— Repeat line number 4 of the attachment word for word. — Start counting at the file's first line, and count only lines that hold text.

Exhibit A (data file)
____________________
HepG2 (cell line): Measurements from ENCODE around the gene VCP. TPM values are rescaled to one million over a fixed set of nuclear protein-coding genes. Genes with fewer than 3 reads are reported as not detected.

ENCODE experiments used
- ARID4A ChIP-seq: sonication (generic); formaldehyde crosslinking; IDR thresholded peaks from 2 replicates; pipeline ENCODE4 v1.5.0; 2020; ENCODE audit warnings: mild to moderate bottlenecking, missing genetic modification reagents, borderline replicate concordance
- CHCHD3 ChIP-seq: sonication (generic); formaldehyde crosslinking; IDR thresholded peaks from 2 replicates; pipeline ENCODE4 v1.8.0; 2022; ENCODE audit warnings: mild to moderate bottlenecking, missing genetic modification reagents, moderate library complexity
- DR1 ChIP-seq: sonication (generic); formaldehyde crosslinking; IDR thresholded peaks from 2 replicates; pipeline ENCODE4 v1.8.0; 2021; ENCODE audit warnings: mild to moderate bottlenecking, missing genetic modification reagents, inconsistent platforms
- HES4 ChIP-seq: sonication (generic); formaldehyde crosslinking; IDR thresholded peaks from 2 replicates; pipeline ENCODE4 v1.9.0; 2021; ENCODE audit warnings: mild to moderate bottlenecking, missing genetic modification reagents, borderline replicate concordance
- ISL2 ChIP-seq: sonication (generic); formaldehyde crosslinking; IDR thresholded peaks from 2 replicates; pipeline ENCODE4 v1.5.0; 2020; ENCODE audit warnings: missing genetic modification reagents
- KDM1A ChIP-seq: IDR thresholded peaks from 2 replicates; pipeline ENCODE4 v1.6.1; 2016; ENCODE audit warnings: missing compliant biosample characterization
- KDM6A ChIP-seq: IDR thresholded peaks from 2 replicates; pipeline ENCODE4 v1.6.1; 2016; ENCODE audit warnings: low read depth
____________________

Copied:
- CHCHD3 ChIP-seq: sonication (generic); formaldehyde crosslinking; IDR thresholded peaks from 2 replicates; pipeline ENCODE4 v1.8.0; 2022; ENCODE audit warnings: mild to moderate bottlenecking, missing genetic modification reagents, moderate library complexity